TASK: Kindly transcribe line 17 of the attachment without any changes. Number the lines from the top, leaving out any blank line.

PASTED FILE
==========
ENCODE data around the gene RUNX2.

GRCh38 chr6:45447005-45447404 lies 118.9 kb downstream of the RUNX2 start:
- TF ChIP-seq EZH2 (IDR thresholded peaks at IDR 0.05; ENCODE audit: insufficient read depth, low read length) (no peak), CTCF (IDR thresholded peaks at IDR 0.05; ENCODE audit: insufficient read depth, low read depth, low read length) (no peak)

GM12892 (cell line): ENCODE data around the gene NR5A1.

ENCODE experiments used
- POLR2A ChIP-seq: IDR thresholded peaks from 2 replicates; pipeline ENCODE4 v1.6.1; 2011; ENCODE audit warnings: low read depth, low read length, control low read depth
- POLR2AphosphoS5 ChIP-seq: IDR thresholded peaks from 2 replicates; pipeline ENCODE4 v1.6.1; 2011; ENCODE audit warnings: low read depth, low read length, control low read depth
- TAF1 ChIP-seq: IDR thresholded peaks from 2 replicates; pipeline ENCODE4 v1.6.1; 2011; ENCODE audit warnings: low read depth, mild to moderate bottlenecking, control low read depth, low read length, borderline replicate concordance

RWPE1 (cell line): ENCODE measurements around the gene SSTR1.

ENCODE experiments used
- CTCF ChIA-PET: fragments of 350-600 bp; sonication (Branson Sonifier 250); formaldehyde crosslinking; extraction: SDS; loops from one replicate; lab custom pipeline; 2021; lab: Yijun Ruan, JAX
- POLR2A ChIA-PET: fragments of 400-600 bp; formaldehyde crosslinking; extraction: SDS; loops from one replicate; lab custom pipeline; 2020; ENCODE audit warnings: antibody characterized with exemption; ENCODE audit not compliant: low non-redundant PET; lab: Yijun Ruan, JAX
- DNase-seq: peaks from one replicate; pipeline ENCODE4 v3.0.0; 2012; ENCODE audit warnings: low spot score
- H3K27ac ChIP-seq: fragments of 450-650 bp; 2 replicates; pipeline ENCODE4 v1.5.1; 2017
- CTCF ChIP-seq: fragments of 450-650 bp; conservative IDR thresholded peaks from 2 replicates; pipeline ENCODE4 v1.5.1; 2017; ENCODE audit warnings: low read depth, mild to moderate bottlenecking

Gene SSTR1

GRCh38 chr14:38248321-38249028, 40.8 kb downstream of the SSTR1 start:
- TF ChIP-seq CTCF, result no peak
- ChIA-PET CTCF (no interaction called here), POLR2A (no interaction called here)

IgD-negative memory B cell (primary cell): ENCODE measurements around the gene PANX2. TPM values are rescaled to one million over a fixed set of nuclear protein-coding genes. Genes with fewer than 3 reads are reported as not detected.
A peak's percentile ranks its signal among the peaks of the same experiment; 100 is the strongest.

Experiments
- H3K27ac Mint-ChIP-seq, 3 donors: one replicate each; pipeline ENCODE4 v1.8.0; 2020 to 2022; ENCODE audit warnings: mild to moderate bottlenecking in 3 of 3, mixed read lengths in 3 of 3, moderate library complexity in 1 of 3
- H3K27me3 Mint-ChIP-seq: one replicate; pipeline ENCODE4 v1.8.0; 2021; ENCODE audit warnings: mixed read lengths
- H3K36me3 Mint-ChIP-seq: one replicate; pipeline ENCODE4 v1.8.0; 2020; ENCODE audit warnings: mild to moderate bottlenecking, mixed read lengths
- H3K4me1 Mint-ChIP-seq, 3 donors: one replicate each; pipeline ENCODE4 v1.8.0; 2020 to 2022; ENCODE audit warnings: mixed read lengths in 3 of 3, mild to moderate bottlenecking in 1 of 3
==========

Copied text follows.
GRCh38 chr14:38248321-38249028, 40.8 kb downstream of the SSTR1 start: